Strathcona sits like a heritage-rich residential island, surrounded by a sea of new high-density development in Chinatown and the Hastings Corridor. Vancouver’s oldest residential neighbourhood, it offers turn of the century railway houses, former rooming houses turned into artists studios, parks, cafes and more than a hundred years of multicultural history. But with property prices rising and encroaching development pressure, the area that has survived freeways and decades of urban blight has required new design solutions, ones that both respect the heritage feel and idiosyncratic weave of the neighbourhood and also address a growing city’s need for densification.
Nick Sully and Dwayne Smyth, partners in the architecture firm Shape, recently completed a five-year project based on principles they call “eco-heritage,” which they suggest could well become a model for future development in transitioning urban areas.
“We want to regenerate not gentrify,” Mr. Sully says, who was the project architect for the development that converted two heritage houses on Union Street into seven residential units.
Purchased by a couple in 2007, who wanted to convert the property into both revenue generating units as well as one to house an aging parent, the clients’ mandate was also to create something green and cutting edge, while preserving the heritage grain.
A tall order, but not, as it turned out, an impossible one. Working within city heritage guidelines that allowed for up to seven units on the consolidated lot, and assisted by a provincial SENC (Super Efficient New Construction) grant given for the renovation and upgrading of existing heritage homes, the architects have created nothing less than a new prototype for an urban micro-community: one that is home to a variety of housing types, income levels and generations.
It was a five-year journey, one that overcame initial nimbyism – it’s one thing to support civic green and densification efforts in theory and another to live next door to them – by smart design and ongoing community consultation. Concerns about shadows from the building were mitigated by scaling back mass and form, maximizing frontage and achieving a balance between public and private spaces. Now that construction is complete the complex is a source of neighbourhood pride. Many curious locals wander into the inner mews area that leads to a central courtyard, atypical of the traditional single family neighbourhood and a clever extension of the streetscape on Union Street, which happens to be the city’s busiest bicycle path.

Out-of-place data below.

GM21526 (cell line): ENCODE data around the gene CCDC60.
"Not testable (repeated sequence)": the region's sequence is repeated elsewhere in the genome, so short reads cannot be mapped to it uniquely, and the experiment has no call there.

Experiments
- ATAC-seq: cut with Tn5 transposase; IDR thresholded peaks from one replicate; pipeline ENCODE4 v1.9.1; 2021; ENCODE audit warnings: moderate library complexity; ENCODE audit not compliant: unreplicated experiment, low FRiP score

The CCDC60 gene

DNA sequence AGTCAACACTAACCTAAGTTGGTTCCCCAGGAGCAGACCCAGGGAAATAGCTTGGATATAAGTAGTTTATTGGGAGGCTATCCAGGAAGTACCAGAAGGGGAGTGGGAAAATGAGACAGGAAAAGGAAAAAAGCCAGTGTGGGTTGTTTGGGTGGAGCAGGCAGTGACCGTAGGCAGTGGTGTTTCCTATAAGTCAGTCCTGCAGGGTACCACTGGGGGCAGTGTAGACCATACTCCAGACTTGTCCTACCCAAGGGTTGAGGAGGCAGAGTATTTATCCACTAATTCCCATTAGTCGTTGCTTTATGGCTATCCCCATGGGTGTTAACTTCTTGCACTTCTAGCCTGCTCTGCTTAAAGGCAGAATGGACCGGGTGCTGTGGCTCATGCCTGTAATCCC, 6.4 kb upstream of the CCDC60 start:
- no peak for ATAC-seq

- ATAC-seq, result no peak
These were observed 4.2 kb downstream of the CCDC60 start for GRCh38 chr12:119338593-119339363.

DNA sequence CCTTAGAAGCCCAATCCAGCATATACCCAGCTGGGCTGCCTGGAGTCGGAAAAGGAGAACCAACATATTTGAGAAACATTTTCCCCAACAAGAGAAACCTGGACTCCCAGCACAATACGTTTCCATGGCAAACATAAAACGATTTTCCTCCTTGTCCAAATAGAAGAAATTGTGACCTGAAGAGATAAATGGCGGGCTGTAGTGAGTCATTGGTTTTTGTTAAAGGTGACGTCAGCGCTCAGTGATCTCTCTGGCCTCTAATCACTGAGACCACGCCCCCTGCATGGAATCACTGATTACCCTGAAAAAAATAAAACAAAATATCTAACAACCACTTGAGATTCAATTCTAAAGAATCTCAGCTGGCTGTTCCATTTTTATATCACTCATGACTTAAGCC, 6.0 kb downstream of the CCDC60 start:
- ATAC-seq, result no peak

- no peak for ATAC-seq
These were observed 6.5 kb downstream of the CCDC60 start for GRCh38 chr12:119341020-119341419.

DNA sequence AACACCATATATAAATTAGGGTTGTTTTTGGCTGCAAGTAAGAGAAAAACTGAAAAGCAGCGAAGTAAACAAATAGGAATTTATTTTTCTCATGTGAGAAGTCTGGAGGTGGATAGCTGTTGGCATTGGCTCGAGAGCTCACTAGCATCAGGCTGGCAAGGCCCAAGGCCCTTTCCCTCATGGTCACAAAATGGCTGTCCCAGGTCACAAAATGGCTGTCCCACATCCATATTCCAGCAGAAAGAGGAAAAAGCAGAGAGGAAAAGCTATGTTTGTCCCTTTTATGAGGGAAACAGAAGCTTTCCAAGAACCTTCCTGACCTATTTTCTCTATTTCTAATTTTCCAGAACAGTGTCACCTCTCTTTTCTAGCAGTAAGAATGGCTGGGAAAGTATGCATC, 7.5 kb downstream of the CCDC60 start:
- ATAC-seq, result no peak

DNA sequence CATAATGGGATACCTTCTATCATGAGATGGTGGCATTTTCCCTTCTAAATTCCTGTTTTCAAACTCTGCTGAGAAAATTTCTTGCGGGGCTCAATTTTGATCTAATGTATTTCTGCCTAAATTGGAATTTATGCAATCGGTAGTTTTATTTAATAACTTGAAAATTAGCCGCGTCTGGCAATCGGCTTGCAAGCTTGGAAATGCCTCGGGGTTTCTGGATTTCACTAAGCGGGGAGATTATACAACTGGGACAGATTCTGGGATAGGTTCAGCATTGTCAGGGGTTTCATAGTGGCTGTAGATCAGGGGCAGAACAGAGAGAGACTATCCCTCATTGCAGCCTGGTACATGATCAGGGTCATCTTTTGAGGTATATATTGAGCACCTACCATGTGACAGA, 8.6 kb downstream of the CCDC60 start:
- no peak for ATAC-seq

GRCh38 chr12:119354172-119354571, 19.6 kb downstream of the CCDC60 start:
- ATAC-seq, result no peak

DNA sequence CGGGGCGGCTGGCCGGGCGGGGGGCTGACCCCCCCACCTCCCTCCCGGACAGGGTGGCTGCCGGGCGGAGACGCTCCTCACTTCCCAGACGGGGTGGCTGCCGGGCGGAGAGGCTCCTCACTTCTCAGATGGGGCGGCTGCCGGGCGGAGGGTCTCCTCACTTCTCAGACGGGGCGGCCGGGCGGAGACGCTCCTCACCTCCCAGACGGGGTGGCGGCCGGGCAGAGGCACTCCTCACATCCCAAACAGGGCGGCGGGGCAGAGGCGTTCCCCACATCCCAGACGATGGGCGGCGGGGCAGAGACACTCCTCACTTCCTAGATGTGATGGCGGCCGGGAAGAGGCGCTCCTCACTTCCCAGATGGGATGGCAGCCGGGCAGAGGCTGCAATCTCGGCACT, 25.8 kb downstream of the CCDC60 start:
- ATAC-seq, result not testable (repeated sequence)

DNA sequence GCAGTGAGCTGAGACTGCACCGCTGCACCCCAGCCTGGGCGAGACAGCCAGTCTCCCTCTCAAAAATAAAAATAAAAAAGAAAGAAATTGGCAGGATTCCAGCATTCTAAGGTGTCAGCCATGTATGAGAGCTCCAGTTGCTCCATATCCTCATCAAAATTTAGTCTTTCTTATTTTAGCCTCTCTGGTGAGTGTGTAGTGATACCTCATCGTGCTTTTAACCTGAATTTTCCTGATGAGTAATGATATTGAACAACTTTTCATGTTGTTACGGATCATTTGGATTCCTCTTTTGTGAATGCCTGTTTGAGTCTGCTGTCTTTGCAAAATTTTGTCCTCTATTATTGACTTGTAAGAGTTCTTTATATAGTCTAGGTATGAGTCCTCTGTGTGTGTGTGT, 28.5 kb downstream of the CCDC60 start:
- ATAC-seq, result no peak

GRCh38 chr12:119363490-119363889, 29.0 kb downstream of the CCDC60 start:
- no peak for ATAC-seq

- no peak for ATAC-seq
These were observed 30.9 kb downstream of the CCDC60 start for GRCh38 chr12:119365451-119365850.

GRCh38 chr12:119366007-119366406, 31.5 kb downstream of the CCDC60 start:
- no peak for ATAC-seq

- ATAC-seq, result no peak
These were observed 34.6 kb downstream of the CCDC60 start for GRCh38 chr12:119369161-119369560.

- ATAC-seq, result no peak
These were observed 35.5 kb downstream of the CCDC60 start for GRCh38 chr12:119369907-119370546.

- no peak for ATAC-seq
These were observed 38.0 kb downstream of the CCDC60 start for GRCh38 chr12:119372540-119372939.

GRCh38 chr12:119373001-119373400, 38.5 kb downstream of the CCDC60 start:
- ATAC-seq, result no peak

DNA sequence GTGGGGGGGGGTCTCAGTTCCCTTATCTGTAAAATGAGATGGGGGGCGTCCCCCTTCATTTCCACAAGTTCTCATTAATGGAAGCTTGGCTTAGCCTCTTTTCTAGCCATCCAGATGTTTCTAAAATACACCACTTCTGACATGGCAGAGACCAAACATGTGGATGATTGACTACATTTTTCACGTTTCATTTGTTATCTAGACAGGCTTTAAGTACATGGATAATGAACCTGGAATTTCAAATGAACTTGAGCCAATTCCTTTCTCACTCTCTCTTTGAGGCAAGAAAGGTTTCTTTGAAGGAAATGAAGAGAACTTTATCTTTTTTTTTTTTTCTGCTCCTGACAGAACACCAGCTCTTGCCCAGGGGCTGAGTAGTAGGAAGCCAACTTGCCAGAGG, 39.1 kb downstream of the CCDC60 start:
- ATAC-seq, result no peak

Mr. Sully initially moved the two heritage houses to the back of the property and built two ground floor front facing units, before moving them back on top. So the approach to the multi-family dwelling still bears the framework of a single family residence, with re-milled wooden cladding closely matching the original in style and colour.
But a concrete façade on the bottom units and pathway leading into a central inner courtyard beckon the eye toward the south facing units that make the development so distinct. Essentially what Mr. Sully has created is a modernist version of Georgian style townhouses married to a courtyard house typology– not a bad hybrid for a half-Asian former British colony like Vancouver.
He has maximized space by employing a centralized underground mechanical area that services all seven units and by creating vertical space, in the absence of horizontal.
Transparent stairwells that connect the three levels enjoyed by the three south facing units are anchored by light wells and accented by skylights and they serve to open up the space and amplify the relatively small square footages.
While the four north facing units enjoy city views, as well as the ever-flowing river of bicycle traffic, the south facing units face an inner courtyard.
Viewed from the courtyard looking north, the white pitched roofs of the original houses rise above the black, cement clad flat roofed units that have solar hot water heaters, presenting an intriguing study in geometrical and generational interplay.
By staggering unit heights and inverting interior layouts, the dwellings were given individuality and privacy.
The 750-square-foot residence on the east side of the lot has the bedroom on the sunken ground floor, the kitchen/living area on the second and a rooftop deck accessed by a skylight hatch on the third. Its sister unit to the east, features a south facing sunken patio and kitchen/living area on the ground floor and a bedroom and bathroom on top.
Meanwhile the 1600-square-foot, three-storey lane way infill where the owners/developers reside features so many light wells and skylights that artificial light is almost never used during the daytime.
Its minimalist palette of white oak flooring, polished concrete, aluminum grating and steel amplifies interior space, while ample glazing drinks in the gritty grain of the laneway, textured weave of surrounding heritage homes and rich green of a towering cedar tree.
The third floor retains the cosiness of a garret with the levity of a light filled aerie. Glimpses of neighbouring Edwardian gables speak to the area’s past, while views of the towers lining nearby Main Street evoke a city of the future.
Special to The Globe and Mail
Follow us on Twitter: